Chapter_17_Solutions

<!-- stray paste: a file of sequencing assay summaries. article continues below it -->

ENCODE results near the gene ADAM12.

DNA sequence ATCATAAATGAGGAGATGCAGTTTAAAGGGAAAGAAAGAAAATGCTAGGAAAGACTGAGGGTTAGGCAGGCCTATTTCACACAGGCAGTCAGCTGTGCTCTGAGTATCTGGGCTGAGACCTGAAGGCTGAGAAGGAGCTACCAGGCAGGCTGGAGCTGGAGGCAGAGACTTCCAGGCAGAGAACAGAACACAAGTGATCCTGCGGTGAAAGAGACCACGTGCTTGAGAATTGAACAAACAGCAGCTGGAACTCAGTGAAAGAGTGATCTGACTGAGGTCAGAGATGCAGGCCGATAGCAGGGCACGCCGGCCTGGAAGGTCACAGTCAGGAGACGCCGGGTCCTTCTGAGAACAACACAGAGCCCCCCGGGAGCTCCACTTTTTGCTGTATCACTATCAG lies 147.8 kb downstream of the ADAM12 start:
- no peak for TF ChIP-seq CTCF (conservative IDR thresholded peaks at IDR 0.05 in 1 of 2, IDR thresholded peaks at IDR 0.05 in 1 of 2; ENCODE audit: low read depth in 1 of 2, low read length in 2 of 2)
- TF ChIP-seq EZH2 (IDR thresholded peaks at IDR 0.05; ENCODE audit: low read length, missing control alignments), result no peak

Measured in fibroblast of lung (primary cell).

Chapter_17_Solutions - Chapter 17 The Cell Cycle OVERVIEW...